Dittmar, H. (1992). The social psychology of material possessions: To have is to be. New York: St. Martin’s Press.  

Doherty, I. & Honey, M. (2006). Taking ownership of technology: Lecturers as LMS learners. Proceedings of the 23rd Annual Ascilite Conference: Who’s learning? Whose technology?, v. 1, pp. 213-216.

Dounas-Frazer, D. R. Stanley, J. T. & Lewandowski, H. J. (2017). Student ownership of projects in an upper-division optics laboratory course: A multiple case study of successful experiences. Physical Review Physics Education Research, 13 (2).

Garrett, N. (2011). An e-portfolio Design Supporting Ownership, Social Learning, and Ease of Use. Journal of Educational Technology & Society, 14(1), pp. 187-202. 

Honebein, P. C., Duffy, T. M., & Fishman, B. J. (1993). Constructivism and the design of learning environments: Context and authentic activities for learning. In T. M. Duffy, J. Lowyck & D. H. Jonassen (Eds.), Designing environments for constructive learning, pp. 87-108. Berlin; New York: Springer-Verlag.

Ivanova, M.; Marín, V. I.; Tur, G.; Buchem, I.. (2017). Towards Privacy Issues in Personal Learning Environments. A Conceptual Model of PLE Privacy, Conference Proceedings of the 26th EDEN Annual Conference.

Jääskelä, P., Poikkeus, A. M., Vasalampi, K., Valleala, U. M., & Rasku-Puttonen, H. (2017). Assessing agency of university students: validation of the AUS Scale. Studies in Higher Education, 42(11), 2061-2079. doi:  10.1080/03075079.2015.1130693

Jeswani, S. & Dave. S. (2011). Conceptual Framework on Psychological Ownership as Predictor of Turnover Intentions. KKIMRC, IJRFA, 1 (1).

Ketelaar, E.; Koopman, M.; Den Brok,P. J.; Beijaard D. & Boshuizen, H. P. A. (2013). Teachers’ learning experiences in relation to their ownership, sense-making and agency, Teachers and Teaching, 20(3) pp. 314-337.

Lovitt, T. C., Cushing, S. S., & Stump, C. S. (1994). High School Students Rate Their IEPs: Low Opinions and Lack of Ownership. Intervention in School and Clinic, 30(1), 34–37. 

McIsaac, M.S. & Rowe, J. (1997). Ownership and Access: Copyright and Intellectual Property in the On-Line Environment. New Directions for Community Colleges, 99, pp. 83-92.

McLoughlin, C.  & Lee, M. J. W.  (2010). Personalised and self regulated learning in the Web 2.0 era: International exemplars of innovative pedagogy using social software. Australasian Journal of Educational Technology 26(1), pp. 28-43.

Osguthorpe, R.T. & Graham, C.R. (2003). Blended Learning Environments: Definitions and Directions. Quarterly Review of Distance Education, 4(3), 227.

Oz, H.; Demirezena, M. & Pourfeiz, J. (2015). Digital Device Ownership, Computer Literacy, And Attitudes Toward Foreign And Computer-Assisted Language Learning. Procedia - Social and Behavioral Sciences, Proceedings of 5th World Conference on Learning, Teaching and Educational Leadership, pp. 359-366.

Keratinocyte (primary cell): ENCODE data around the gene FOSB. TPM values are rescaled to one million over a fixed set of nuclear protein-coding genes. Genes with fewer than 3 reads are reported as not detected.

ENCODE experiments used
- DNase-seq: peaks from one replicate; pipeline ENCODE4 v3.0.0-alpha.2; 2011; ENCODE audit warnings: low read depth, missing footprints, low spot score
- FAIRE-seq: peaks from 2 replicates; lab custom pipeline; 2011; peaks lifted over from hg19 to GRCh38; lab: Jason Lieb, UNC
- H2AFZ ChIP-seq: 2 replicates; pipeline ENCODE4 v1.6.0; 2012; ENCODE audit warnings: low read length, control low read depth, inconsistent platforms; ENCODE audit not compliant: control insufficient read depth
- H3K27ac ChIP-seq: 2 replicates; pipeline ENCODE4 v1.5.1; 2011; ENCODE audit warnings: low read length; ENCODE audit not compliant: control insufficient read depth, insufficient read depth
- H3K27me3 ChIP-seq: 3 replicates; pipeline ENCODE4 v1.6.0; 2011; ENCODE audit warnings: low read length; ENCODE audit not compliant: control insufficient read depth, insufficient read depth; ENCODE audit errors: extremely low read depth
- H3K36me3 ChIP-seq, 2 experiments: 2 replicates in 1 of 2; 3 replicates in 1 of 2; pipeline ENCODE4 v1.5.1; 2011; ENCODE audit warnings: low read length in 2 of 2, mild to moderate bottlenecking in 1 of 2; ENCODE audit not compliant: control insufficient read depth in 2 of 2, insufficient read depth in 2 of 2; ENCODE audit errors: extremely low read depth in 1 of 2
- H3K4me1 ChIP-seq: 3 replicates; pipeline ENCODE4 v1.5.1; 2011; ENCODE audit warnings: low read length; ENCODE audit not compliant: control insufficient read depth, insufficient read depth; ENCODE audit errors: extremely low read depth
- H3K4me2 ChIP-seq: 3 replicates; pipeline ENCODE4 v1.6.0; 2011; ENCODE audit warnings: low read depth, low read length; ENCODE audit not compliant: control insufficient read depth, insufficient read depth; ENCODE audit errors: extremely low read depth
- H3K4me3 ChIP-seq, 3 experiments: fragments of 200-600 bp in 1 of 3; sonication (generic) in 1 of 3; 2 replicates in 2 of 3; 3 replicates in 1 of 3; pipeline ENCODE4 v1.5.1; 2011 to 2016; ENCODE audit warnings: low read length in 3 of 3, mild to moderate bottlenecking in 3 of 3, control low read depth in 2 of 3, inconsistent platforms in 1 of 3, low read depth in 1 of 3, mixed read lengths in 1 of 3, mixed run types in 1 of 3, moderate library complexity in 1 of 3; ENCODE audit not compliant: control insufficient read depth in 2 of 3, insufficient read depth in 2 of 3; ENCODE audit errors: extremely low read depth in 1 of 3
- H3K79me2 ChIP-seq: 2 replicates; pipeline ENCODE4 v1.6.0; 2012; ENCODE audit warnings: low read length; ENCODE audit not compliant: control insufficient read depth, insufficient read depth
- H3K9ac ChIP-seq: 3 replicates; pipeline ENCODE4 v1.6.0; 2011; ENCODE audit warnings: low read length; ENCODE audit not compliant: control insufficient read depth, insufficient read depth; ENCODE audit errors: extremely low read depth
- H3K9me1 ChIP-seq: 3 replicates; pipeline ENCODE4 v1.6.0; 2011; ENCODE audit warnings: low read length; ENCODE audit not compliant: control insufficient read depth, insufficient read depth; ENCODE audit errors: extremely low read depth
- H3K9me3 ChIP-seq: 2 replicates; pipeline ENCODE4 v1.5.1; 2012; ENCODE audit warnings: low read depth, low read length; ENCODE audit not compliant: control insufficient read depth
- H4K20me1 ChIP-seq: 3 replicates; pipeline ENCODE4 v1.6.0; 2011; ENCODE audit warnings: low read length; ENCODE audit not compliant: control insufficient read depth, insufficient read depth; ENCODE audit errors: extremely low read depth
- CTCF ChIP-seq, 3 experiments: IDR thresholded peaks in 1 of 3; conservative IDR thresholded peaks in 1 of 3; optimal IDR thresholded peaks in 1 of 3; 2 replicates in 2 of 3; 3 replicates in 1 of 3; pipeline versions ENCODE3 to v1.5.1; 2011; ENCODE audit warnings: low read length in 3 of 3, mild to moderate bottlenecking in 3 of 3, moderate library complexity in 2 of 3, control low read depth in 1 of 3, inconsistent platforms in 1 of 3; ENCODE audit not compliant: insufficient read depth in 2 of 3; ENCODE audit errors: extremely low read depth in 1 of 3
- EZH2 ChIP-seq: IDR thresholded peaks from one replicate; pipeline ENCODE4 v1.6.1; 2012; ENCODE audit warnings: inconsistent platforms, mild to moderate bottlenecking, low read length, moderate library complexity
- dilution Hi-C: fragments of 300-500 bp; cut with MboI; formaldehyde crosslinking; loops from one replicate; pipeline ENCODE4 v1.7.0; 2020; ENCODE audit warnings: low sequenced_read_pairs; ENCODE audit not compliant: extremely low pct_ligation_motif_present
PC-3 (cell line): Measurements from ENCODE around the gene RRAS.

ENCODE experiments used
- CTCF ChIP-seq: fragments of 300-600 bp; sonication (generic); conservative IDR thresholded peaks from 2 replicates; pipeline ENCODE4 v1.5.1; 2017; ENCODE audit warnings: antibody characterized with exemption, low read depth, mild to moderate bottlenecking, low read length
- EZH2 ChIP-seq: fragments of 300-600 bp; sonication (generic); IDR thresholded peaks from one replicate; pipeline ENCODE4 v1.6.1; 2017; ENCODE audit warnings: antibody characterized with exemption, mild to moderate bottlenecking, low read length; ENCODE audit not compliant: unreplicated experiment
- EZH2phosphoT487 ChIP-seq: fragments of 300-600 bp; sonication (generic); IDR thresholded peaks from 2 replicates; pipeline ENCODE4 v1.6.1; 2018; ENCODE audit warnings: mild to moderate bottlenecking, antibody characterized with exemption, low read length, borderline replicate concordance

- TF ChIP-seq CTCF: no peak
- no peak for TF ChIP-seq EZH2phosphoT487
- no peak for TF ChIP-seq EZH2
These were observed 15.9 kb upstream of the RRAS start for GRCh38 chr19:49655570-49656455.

Pierce, J. L.; Kostova, T., Dirks, K. (2001). Toward a theory of psychological ownership in organizations. Academy of Management Review, 26, pp. 298–310.

Pierce, J. L.; Kostova, T., Dirks, K. T. (2003). The state of psychological ownership: integrating and extending a century of research. Review of General Psychology, 7, pp. 84–107. 

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Schaffert, S. & Hilzensauer, W. (2008). On the way towards Personal Learning Environments: Seven crucial aspects. eLearning Papers, 9, July 2008. 

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Zimmerman, B. J. (2002). Becoming a self-regulated learner: An overview. Theory into practice, 41(2), 64-70. DOI: 10.1207/s15430421tip4102_2  




Zimmerman, B.J., & Schunk, D.H. (Eds.). (2001). Self-regulated learning and academic achievement: Theoretical perspectives (2nd ed.). Mahwah, NJ: Erlbaum



Submission procedure 


All submissions must be original and may not be under review by another publication.

The manuscripts should be submitted anonymized either in .doc or in .rtf format. 
All papers will be blindly peer-reviewed by at least two reviewers. Perspective participants are invited to submit a 8-20 pages paper (including authors' information, abstract, all tables, figures, references, etc.). 
The paper should be written according to the IxD&A authors' guidelines .

Submission page -> link
(when submitting the paper please choose the section: 'SI: Designing for ownership in technology-enhanced learning')

For scientific advices and for any query please contact the guest-editor:


• buchem [at] beuth-hochschule [dot] de

• jesus [dot] salinas [at] uib [dot] es

• gemma [dot] tur [at] uib [dot] es



marking the subject as: 'IxD&A special issue on Designing for ownership in technology-enhanced learning'.